The Utah Jazz embraced the tank with open arms. They made it a lovely pot roast, tucked it into bed, read it “Goodnight Moon,” and kissed it on the forehead.
What other choice did they have after trading away two multi-time All-Stars? Rudy Gobert went to Minnesota for a hefty package of role players and draft compensation, while Donovan Mitchell went to Cleveland for nothing short of the same. They were ready to dive head-first into a bucket of lottery balls and go after a top-2 pick in one of the more intriguing drafts in quite some time.
At least … that’s what we thought.
Three weeks into the season, the Jazz hold the second-best record in the NBA. Yes, you read that right. The same organization that just traded away a three-time DPOY and 26-year-old three-time All-Star for a combined seven first-round picks has a record of 10-3. They have already beaten Western Conference playoff staples like the Denver Nuggets and Memphis Grizzlies twice. We’ve also seen them take down both Zion Williamson and Trae Young. It is one of the most mind-boggling starts to the year for a team that I can remember, especially since it’s largely thanks to a familiar face.
Utah’s best player is hands down Lauri Markkanen. The former No. 7-overall pick is currently playing like the foundational piece the Bulls hoped to receive as part of their 2017 Jimmy Butler trade. He’s averaging 22.7 points, 8.8 rebounds, and 2.5 assists on a highly efficient 52.7 percent clip from the field. Each number mark a career-high.
He already has three 30-point games under his belt, which included his season-high 32 points on Wednesday night against the Atlanta Hawks. He sank six of his eight 3-pointers and paced his team toward a six-point victory.
Now, to be sure, Bulls fans have seen Markkanen put together some impressive stretches before. Everyone and their mother remembers his mythical February of 2019 where he averaged 26.5 points over an 11-game stretch. He dropped 30+ points in five of those games and also scooped up 12.6 rebounds a night. So while no one is saying he’s incapable of posting the numbers we’ve seen in Utah, did anyone think he would?
Markkanen’s tenure in Chicago ended on a sour note. He found himself averaging career lows under the new regime and ending up in a reserve role. As Zach LaVine continued to prove he was ready to win, investing further in Markkanen felt somewhat counterintuitive, so the Bulls sent him to Cleveland in a three-team deal for Portland’s Derrick Jones Jr. and a first-round pick.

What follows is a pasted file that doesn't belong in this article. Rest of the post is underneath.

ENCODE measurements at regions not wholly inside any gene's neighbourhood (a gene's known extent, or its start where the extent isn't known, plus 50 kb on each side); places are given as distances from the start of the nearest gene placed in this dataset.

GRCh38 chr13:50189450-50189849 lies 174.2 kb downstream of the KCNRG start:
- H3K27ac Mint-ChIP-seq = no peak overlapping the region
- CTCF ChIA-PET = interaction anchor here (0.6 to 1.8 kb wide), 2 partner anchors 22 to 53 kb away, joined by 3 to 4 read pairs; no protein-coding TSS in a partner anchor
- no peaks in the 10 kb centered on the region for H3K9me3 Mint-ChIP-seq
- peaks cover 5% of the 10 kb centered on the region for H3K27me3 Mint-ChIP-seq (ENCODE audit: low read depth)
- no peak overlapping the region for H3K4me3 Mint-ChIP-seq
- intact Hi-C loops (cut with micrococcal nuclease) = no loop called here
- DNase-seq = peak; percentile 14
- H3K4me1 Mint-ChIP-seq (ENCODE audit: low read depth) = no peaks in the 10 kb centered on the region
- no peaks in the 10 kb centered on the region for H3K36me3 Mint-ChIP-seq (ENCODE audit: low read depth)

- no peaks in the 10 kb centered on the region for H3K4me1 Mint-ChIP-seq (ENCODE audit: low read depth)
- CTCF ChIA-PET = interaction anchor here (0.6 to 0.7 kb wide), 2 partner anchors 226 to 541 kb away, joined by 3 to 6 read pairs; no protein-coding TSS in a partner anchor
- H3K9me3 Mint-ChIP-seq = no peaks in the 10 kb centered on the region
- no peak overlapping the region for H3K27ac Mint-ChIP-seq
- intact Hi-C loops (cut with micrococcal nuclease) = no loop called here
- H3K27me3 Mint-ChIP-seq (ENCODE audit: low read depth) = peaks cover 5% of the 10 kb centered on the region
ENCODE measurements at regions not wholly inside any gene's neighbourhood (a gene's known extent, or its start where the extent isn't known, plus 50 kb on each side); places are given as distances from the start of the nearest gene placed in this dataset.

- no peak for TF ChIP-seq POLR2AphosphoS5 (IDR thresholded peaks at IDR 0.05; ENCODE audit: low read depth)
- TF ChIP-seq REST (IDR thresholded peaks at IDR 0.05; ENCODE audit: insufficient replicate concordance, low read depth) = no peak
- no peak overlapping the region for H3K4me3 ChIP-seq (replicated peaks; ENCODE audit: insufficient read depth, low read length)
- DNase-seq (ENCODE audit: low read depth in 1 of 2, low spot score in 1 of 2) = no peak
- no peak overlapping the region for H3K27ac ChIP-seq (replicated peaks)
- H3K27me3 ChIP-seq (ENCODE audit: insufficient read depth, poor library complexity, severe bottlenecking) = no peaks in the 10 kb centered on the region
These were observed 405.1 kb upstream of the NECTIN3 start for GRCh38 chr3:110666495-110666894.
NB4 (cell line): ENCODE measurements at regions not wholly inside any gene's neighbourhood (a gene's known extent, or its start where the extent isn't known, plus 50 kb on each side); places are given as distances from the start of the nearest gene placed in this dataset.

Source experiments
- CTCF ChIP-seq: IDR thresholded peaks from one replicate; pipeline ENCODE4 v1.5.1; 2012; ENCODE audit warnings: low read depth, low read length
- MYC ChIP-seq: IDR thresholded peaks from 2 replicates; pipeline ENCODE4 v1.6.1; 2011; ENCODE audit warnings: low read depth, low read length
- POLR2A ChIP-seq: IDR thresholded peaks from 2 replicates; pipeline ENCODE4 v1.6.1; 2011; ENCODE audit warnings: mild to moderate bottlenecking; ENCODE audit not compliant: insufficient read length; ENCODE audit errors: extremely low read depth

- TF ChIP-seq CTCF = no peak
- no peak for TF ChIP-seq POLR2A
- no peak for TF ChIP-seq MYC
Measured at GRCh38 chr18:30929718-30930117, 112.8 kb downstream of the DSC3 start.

“I’m the person who always looks in the mirror first and tries to figure it out,” Markkanen recently told The Athletic’s Shams Charania. “Then, when it was hard, I think I put even more pressure on myself to make the next play. If you don’t get as many shots or whatever, you better make these shots count or whatever. It was a vicious circle to try to figure it out. It was a tough year, and I think it got to a point where it wasn’t that fun anymore – the last two years in Chicago.”
To The Finnisher’s credit, he was able to carve out a niche with a better-than-expected Cavaliers team. He played in a jumbo starting lineup at small forward and averaged 14.7 points a night thanks to plenty of catch-and-shoot looks and advantageous matchups. With a chance to trade for Mitchell, however, Cleveland sent Markkanen to his third NBA team.
And, well, I guess they’re right … the third time is the charm.
Markkanen is flashing almost every skillset that initially had an organization like the Bulls drooling. He’s attacking off the dribble with his better-than-expected ball-handling, backing down guys in the post, hitting fadeaway jumpers, and draining shots behind the arc.
I mean, just take a look at some highlights:
Even better, the seven-footer who used to act allergic to contact and rebounding has completely disappeared. He’s now averaging a career-high in offensive boards and getting the free-throw line at a higher rate than ever before. Everything about it has been beautiful … and … well … kind of annoying.
Markkanen is now two teams removed and six seasons into his NBA career, so playing the “what if” game probably isn’t a smart idea. But it seriously is hard not to wonder where this version of him was in Chicago. He had plenty of freedom to play his game and grow into a more consistent player, so why did it end so poorly?
I guess it just speaks to how dysfunctional the previous regime was. The lack of true player development and the ugly coaching change surely stunted his growth, as did the likely emergence of an All-Star player in Zach LaVine. Could there have been a way for the Bulls to tap back into this side of Markkanen’s game? Maybe. But sometimes fresh starts are also for the better, and I think Markkanen has needed that in his career to actually grow into the player we see today.
Now, I say all of this knowing darn well that we’re only 13 games into the season. Markkanen can still fall back down to earth and play like nothing more than a glorified role-player. But, if he does stay on this new upward trajectory, I’ll just choose to be happy for him. It’s a pretty cool late-career turnaround, even if it does sting a tiny bit.